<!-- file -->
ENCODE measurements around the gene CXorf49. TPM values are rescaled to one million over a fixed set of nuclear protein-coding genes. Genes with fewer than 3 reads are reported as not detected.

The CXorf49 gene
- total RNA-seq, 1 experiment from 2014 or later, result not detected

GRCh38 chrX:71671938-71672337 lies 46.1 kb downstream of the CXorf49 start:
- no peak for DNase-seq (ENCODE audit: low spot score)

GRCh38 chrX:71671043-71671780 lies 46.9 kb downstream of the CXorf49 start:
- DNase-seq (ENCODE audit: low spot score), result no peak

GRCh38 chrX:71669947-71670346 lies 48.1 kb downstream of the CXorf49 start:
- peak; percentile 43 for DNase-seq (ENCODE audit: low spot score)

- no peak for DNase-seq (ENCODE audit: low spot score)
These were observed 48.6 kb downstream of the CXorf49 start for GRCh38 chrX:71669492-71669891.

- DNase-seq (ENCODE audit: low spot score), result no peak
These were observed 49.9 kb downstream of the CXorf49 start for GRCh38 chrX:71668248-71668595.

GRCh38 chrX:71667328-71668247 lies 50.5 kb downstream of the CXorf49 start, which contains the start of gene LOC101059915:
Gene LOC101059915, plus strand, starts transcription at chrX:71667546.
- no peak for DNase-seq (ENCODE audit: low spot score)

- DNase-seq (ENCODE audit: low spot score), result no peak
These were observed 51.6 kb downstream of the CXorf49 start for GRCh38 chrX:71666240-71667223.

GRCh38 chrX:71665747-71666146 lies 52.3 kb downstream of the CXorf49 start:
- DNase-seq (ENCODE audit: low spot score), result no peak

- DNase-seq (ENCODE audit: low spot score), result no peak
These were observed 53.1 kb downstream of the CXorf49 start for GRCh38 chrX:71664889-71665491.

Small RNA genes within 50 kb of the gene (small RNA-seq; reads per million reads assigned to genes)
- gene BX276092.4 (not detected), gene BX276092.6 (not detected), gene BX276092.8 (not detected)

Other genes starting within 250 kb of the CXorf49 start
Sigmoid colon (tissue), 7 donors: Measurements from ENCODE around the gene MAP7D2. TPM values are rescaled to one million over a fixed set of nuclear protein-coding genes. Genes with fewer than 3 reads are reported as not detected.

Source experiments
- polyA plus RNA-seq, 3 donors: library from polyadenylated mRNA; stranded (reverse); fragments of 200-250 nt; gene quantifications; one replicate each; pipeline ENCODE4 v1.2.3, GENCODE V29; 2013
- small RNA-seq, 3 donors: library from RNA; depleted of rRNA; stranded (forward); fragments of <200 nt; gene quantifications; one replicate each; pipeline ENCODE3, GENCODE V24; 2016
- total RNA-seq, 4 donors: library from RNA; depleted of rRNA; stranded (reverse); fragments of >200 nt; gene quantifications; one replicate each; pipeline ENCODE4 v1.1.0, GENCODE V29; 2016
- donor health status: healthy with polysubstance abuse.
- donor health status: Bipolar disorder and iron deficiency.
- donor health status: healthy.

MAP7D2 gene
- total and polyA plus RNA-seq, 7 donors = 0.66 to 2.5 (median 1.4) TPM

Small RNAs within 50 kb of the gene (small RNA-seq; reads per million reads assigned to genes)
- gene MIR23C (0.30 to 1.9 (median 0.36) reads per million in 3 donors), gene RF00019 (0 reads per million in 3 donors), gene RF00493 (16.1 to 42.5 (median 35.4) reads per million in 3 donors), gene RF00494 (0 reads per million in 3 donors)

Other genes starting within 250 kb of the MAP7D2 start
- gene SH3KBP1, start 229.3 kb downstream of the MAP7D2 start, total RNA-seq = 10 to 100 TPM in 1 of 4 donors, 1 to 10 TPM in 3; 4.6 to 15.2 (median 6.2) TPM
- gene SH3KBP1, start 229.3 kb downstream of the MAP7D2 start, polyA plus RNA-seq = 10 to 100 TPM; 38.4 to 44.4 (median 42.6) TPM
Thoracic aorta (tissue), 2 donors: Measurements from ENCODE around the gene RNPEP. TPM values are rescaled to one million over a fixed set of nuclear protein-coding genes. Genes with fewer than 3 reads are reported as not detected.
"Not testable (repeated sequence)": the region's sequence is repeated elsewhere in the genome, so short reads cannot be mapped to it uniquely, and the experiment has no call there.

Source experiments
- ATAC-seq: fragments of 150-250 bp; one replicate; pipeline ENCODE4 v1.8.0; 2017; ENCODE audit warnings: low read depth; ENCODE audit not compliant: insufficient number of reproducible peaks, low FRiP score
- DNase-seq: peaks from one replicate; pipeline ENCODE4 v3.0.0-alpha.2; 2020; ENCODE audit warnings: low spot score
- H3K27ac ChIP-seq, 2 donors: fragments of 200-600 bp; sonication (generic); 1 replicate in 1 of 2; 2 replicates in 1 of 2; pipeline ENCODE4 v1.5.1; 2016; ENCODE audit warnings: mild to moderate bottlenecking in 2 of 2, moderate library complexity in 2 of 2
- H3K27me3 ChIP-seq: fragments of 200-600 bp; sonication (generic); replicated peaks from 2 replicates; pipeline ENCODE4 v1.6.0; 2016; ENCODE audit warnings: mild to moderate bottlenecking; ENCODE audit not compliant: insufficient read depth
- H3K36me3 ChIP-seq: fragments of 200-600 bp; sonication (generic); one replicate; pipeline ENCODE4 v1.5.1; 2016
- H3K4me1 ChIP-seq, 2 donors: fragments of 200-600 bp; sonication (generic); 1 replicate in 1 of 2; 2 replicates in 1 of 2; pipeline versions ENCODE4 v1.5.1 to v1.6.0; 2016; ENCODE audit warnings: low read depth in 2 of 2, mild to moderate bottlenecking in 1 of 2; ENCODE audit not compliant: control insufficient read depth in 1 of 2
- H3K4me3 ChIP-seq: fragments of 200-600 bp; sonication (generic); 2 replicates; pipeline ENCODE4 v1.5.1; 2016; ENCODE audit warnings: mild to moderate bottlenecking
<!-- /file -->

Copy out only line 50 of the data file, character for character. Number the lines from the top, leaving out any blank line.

- H3K4me3 ChIP-seq: fragments of 200-600 bp; sonication (generic); 2 replicates; pipeline ENCODE4 v1.5.1; 2016; ENCODE audit warnings: mild to moderate bottlenecking